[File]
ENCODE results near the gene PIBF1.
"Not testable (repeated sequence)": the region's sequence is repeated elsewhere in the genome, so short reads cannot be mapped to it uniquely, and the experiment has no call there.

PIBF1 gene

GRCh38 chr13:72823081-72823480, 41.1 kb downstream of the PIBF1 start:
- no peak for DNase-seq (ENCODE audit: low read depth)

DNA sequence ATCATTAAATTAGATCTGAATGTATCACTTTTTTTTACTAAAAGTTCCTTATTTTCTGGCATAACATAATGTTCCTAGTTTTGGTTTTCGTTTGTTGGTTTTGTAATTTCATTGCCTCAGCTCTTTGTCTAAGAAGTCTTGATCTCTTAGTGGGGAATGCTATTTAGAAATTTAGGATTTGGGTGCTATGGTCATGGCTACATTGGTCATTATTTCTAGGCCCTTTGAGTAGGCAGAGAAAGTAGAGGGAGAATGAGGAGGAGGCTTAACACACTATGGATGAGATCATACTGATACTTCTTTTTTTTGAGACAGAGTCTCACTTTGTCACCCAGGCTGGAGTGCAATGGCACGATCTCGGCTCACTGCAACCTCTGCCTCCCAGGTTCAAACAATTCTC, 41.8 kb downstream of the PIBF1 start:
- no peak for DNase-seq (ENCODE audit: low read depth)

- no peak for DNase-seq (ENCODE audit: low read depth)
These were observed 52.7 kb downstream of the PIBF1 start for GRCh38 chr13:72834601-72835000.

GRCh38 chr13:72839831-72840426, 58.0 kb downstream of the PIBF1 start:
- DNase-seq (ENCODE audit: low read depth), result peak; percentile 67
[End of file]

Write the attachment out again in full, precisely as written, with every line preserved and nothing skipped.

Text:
ENCODE results near the gene PIBF1.
"Not testable (repeated sequence)": the region's sequence is repeated elsewhere in the genome, so short reads cannot be mapped to it uniquely, and the experiment has no call there.

PIBF1 gene

GRCh38 chr13:72823081-72823480, 41.1 kb downstream of the PIBF1 start:
- no peak for DNase-seq (ENCODE audit: low read depth)

DNA sequence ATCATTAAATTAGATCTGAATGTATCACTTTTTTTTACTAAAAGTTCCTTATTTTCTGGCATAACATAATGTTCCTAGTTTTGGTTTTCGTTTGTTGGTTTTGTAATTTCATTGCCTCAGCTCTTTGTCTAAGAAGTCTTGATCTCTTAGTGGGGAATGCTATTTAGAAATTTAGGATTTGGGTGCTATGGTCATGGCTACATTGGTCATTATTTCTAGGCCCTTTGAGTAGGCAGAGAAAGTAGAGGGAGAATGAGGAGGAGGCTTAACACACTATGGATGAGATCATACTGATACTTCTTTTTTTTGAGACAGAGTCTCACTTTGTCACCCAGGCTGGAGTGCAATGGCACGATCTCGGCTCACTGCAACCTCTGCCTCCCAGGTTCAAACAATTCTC, 41.8 kb downstream of the PIBF1 start:
- no peak for DNase-seq (ENCODE audit: low read depth)

- no peak for DNase-seq (ENCODE audit: low read depth)
These were observed 52.7 kb downstream of the PIBF1 start for GRCh38 chr13:72834601-72835000.

GRCh38 chr13:72839831-72840426, 58.0 kb downstream of the PIBF1 start:
- DNase-seq (ENCODE audit: low read depth), result peak; percentile 67